March 23, 2020 § Leave a comment
” Perhaps more importantly though, it’s an enjoyable experience as much as it’s a physical and a cerebral one. You understand the intent of the musicians and composer fairly quickly, and the combination of first-rate detail, an articulate and expressive vocal, wide and deep soundstage when needed, good dynamics, fine coherence, and lots and lots of bass depth coming out of a background noise that falls to almost nothing, helps bring that intent to life, but not in a po-faced or dry manner. The odd part in this is surface noise; the Technics combo doesn’t shy away from noise or mask it in any way. It’s just that surface noise comes and goes so fast, it barely registers. Leading edges do the same and the sound of percussion is, as a result, almost eerily ‘right’, but it’s that handling of surface noise that really highlights just how good this turntable system really is.
March 21, 2020 § Leave a comment
“With Rymden’s Reflections and Odysseys [Jazzland] spinning at 45rpm (it sounded a bit sluggish at 33.3!) the double bass took the soundstage by storm with lots of texture and some lovely vibrato playing from Dan Berglund and deep bass notes from Henrik Schwarz’s synth. There was still plenty of space for the piano to get lyrical in; this turntable gives good melody, that’s for sure. Playing the next track ‘Bergen’ where the piano is stronger in the mix, made me think that the sound had improved since the beginning of the side, possibly a setup thing or maybe a ‘stylus warm-up situation’ even though this wasn’t the first slab of vinyl to be played on the occasion. Perhaps I was just relaxing into the music itself!
The Acoustic Solid Wood Round MPX is a substantial and beautifully made German turntable at an attractive price. It is also the most straightforward to set up high-mass record player I’ve encountered, with no need to tweak and fettle, which is quite an achievement. It gives you the effortless warmth of vinyl with a good dose of bass to boot, which is hard to achieve with less substantial alternatives. It is also a statement turntable for less than bonkers money, and that I suspect will make it very popular.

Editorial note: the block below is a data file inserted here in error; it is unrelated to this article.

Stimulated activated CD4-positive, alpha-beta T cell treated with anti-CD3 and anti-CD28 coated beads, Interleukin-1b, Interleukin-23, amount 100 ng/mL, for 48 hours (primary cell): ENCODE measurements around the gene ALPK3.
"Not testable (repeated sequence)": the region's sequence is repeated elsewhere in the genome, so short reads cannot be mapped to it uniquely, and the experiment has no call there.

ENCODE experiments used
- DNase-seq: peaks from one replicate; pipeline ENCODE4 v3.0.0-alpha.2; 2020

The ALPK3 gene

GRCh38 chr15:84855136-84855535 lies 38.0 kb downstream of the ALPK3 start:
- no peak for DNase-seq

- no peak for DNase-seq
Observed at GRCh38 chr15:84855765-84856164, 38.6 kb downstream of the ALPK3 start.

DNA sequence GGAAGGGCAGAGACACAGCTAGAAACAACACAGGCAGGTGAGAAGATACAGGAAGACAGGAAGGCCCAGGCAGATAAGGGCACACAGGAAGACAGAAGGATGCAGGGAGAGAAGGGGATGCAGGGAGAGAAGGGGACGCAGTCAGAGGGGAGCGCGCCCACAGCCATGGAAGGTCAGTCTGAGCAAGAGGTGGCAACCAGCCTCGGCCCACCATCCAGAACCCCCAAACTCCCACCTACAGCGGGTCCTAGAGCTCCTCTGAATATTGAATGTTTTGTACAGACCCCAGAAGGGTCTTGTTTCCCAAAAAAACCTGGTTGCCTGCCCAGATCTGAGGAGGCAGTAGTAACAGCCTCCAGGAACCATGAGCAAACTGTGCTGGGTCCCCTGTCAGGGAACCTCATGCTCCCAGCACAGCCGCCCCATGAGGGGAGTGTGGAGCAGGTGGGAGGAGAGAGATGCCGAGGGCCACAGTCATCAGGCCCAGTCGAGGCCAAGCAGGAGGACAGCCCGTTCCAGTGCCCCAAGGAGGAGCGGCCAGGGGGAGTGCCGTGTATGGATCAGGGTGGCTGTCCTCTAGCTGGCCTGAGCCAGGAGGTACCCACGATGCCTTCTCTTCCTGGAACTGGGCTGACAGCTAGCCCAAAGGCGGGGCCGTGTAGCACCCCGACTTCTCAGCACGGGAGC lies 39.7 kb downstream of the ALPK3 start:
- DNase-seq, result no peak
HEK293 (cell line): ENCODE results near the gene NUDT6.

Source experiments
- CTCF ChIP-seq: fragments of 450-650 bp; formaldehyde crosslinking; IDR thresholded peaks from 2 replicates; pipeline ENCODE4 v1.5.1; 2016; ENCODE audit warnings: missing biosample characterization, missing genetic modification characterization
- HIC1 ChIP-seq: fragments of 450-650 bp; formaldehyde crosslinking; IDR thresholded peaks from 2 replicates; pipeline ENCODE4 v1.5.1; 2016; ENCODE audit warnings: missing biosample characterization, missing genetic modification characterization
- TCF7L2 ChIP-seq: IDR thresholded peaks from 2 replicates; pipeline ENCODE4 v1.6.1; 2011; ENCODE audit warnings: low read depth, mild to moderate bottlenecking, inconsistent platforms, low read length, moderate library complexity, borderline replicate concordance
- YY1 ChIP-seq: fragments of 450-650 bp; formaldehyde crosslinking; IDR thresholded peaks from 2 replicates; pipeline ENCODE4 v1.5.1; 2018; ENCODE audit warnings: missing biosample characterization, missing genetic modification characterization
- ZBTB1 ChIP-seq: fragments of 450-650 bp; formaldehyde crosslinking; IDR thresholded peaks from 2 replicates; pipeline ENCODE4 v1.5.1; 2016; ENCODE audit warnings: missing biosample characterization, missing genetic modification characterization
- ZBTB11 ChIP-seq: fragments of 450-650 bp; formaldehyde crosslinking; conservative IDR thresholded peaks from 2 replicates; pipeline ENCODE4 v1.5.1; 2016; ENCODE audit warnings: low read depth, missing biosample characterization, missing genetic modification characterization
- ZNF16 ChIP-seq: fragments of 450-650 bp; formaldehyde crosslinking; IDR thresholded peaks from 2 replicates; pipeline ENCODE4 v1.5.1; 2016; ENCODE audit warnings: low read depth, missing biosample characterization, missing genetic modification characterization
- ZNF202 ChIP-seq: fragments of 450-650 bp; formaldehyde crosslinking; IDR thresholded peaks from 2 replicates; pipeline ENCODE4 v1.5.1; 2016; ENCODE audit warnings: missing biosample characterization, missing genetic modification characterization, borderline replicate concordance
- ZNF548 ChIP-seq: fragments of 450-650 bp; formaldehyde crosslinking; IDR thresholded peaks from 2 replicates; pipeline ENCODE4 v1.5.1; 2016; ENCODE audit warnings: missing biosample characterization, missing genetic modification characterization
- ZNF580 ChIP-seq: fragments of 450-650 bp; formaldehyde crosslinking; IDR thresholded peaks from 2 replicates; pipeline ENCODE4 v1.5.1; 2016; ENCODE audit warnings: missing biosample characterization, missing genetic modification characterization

March 14, 2020 § Leave a comment
“I listened to all types of music while auditioning the Pro-Ject X2, not only for casual listening, but as a source for reviewing other types of gear that was passing through this system for audition. The $1495 Chord Huei phono stage was a great match for this turntable. I don’t think one needs to spend this much on a phono preamplifier to enjoy the Pro-Ject X2, but if one can afford it, I think it would be a great match. But again, one can still enjoy the X2 with a more modest phono stage. The Chord Huei made for an excellent review tool, and made it so I could accurately hear what the Pro-Ject X2 was sonically made of.
In the Huei review I talk about which LPs were in the record rack adjacent to the system, which contained albums by David Bowie, Killing Joke, Joy Division, King Crimson, and Michael Legrand. This list is a relatively limited one, and I suppose reveals what type of mood I was in during this review period! These records also revealed that the Pro-Ject X2 was able to handle very dramatic changes in amplitude due to the macrodynamic swings that are present on almost every album I played. The X2 proved that it was an excellent tracker, as I didn’t even think about whether or not this turntable / tonearm combination would be able to track these records. The records spun, I listened.”